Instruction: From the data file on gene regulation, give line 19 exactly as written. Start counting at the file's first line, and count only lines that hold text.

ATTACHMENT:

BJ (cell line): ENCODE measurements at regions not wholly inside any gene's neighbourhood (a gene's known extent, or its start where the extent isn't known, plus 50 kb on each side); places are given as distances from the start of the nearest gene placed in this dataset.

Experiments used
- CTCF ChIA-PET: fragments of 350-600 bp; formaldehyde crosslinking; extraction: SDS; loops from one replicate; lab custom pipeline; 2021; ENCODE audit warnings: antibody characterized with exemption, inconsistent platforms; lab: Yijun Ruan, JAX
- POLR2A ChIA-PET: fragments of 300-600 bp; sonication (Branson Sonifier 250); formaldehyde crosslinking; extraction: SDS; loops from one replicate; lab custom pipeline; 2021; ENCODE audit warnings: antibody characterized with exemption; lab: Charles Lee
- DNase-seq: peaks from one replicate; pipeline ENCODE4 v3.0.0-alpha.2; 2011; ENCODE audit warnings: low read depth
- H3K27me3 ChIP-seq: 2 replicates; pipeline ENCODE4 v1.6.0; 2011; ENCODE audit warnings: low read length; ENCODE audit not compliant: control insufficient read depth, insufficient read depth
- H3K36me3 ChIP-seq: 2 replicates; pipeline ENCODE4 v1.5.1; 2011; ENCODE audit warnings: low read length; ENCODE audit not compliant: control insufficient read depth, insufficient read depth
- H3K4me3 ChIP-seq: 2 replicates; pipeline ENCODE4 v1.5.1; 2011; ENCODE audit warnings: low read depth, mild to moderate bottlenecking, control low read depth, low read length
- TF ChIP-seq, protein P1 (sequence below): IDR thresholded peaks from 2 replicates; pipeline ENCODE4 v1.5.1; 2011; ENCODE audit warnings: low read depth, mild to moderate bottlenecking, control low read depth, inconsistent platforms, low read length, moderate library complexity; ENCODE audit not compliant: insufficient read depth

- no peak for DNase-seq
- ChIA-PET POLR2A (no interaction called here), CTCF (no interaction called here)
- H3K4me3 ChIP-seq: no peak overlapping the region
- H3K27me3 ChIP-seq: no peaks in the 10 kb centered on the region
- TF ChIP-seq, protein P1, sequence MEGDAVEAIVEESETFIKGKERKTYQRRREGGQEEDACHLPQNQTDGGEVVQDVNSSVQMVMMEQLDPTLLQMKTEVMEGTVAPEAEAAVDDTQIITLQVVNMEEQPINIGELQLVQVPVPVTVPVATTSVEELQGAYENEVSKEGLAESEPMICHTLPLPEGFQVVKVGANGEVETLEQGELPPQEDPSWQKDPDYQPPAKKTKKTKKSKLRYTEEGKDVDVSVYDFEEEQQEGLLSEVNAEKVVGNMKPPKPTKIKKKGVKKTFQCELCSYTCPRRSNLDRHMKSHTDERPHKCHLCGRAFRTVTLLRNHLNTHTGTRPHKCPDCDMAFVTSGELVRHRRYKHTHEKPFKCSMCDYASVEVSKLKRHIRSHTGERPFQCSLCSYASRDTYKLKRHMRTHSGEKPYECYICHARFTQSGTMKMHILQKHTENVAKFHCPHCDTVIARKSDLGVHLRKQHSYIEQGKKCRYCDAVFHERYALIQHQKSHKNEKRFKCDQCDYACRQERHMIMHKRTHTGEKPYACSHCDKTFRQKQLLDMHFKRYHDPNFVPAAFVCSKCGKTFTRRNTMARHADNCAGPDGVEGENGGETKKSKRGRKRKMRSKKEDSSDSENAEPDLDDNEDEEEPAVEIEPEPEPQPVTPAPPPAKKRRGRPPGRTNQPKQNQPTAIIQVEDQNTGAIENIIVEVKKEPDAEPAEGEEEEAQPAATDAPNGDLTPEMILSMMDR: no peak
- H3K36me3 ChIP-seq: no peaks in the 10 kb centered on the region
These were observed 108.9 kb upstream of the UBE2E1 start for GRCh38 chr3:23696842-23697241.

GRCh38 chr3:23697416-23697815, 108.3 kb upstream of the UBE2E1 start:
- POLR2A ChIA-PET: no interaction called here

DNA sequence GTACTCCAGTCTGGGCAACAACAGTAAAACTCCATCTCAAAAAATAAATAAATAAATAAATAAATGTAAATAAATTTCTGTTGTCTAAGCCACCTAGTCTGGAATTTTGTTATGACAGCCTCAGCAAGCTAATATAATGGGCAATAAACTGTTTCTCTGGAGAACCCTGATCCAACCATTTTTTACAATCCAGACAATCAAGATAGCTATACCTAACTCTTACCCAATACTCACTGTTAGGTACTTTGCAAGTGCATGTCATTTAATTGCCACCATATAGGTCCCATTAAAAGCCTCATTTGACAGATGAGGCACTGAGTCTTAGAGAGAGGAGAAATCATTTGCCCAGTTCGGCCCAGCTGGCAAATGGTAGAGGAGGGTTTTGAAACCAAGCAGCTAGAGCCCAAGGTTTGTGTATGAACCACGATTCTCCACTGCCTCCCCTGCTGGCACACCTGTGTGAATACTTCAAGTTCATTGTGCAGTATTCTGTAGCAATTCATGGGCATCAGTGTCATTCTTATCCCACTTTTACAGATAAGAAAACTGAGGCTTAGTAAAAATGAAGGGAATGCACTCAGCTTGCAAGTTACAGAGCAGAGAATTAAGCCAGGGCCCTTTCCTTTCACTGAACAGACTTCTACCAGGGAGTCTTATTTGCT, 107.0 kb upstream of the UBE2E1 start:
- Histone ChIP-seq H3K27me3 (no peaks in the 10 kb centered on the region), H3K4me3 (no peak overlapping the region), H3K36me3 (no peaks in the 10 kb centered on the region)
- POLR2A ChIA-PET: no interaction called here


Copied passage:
DNA sequence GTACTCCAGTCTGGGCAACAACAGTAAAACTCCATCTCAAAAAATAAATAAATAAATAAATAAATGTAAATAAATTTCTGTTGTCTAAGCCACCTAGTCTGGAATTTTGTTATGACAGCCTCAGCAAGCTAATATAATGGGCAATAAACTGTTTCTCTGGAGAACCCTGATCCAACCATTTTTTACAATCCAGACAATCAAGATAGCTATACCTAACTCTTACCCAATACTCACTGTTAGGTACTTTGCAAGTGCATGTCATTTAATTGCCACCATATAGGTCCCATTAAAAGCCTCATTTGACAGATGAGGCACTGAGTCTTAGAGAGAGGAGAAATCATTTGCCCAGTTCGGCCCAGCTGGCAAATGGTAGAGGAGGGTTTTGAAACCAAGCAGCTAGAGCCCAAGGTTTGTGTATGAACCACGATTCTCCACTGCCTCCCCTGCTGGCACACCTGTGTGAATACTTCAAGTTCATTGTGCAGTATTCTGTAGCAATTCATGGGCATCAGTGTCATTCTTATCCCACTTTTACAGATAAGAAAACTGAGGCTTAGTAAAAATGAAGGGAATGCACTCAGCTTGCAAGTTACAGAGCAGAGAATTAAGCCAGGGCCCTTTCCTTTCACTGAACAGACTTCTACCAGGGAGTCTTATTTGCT, 107.0 kb upstream of the UBE2E1 start: